My husband and I have been busy mapping out the next year of our lives. Places to go, conferences to attend, visitors to welcome.
Life is different for us in Southeast Asia.
So I made up a sheet of paper with boxes for each of the next twelve months. Our goal was to have one thing to look forward to each month for the next year. To our surprise, the boxes started filling quickly.
I jumped on a Skype call with my parents and we talked about the potential for their first visit in our new home. When Christmas started to look like a possibility, I tried not to get my hopes up, but there was an obvious pep in my step.
We discussed travel dates, work schedules, and preferred airports. I quickly wrote our travel agent for a quote.
When her reply started with I was afraid of this, but…I knew the tickets would be too expensive. And they were, outrageously so.
I don’t blame everybody for wanting to hop on an airplane to spend the holidays with the people they love. I don’t blame the airlines for jacking up the prices. I’m just not particularly joyful about being an entire hemisphere and a $3,000 ticket away from my family during my favorite time of the year.
So I broke the news to my parents, and stared at the December box trying to ignore the fact that it was large and empty. I would need to put on my big girl pants and give myself the Die to Self talk once more.
I choked back my emotions a few times last week when friends asked if my family would be coming to visit. I smiled graciously when my neighbors offered to be my relatives here.
But on Saturday, I drove along our village road and caught a glimpse of a family relaxing, playing outside together in the heat of the day.
In a flood of nostalgia, I was in the back yard of my parents’ house, drinking sweet tea under the stringed lights still hanging from my wedding. We were stuffed after a huge spread of summer vegetables and fried pork chops. I could hear the laughter of my siblings as they poked fun at each other, and I imagined their joy as they soaked up the giggles of my one-year-old.
All the memories flooded my senses so vividly. The smell of freshly cut grass, the sound of crickets and pond frogs, the taste of summer squash.
I forgot that my life is now comprised of dodging potholes and smelling grilled pork intestine and cleaning up the mess of a leaking roof.
And in that moment, I hated it here. I looked at that family on the side of the street and felt an overwhelming surge of jealousy.
It must be nice, I thought. And my feelings bubbled over into a talk with God.
Why me, God? Why did it have to be me?
Why couldn’t I have been chosen to stay home? To live in the comforts of America alongside my family?
Are you REALLY going to do something here? Is it really worth it? Do you have a place for me?
What if this is all in vain?
It was honest, and I really questioned Him. I don’t think this was wrong.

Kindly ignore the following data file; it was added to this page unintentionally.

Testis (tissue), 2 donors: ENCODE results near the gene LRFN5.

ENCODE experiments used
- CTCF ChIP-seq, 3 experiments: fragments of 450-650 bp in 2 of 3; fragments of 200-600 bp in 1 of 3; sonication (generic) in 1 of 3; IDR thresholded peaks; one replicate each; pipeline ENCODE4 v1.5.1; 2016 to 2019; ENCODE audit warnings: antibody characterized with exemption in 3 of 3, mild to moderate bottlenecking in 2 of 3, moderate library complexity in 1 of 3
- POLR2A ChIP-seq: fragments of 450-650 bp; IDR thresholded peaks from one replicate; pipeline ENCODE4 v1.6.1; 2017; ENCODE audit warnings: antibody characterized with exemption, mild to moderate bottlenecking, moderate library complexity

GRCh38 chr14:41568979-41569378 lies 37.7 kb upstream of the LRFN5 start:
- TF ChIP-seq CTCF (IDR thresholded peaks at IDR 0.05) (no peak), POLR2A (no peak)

But when you ask honest questions of God, you better prepare yourself for honest answers.
He took me to the book of Joshua.
The people of Israel had crossed the Jordan River. The walls of Jericho had fallen, and the Lord had been with his people throughout all of these triumphs.
But when Joshua sent men from Jericho to spy on Ai, they were driven out—defeated—and several dozen men were killed.
The Scriptures tell us that the hearts of the people melted and became as water. What a word picture for the fluidity of our faith.
Joshua tore his clothes and fell on his face before God, begging for answers.
Why have you brought this people over the Jordan at all? Are you planning to destroy us at the hand of the Amorites?
We were just as happy to stay on the other side of the river!
Will you keep us safe? Won’t the Canaanites surround us and cut off our name from the earth?
And what will You do for Your reputation here?
Then the Lord revealed to Joshua the sin that was amongst them.
Get up. Why are you groveling? Israel has sinned: They’ve broken the covenant I commanded them; they’ve taken forbidden plunder—stolen and then covered up the theft, squirreling it away with their own stuff.
The People of Israel can no longer look their enemies in the eye—they themselves are plunder. I can’t continue with you if you don’t rid yourselves of cursed things. (Joshua 7:13)
The Spirit’s voice was almost audible as I read this passage. He begged to carve out the disobedient parts of my heart and fill the holes with the Father’s loving care.
I must get up—stop falling on my face. I’ve broken a covenant.
I’ve been harboring what isn’t mine—the entitlement to comfort. And the Lord has convicted me to expose it and get rid of it.
I’m nesting in a tent of provision, but hidden under my mattress is a fear of pain and the grief of loss.
I have no doubt that my grief is justified, nor do I believe that I should squash my feelings under my heel until they disappear.
But my questioning has no place before the throne of the Almighty, for He has never backed out on a promise.
He WILL be present. He WILL provide hope. He WILL do something great here.
And He can’t continue with me until I rid myself of the entitlement to comfort.
It’s a lesson in settling my soul in His provision instead of the happiness this world tries to offer.
It’s a daily walk, of which I often fail. And tomorrow there will be something new to throw on the altar.
For now, though, I’ll close my eyes and dwell in the memories of those I love. Then I’ll recalibrate my focus on a vision of the Kingdom.
He’s brought me across the waters, and He didn’t do it for nothing.
After all, He’s got a reputation to protect.
To my family:
Daddy, Mommy, Ansley, Ryan, Meredith, Grant, and my incredible In-Laws, too.
Praying for focus and wisdom doesn’t mean I don’t ache for you daily. No amount of distance will ever take the place of the love I have for each of you. Thank you for supporting us; it would be unbearable to make this transition without having you on our team.
Love you, love you, LOVE YOU.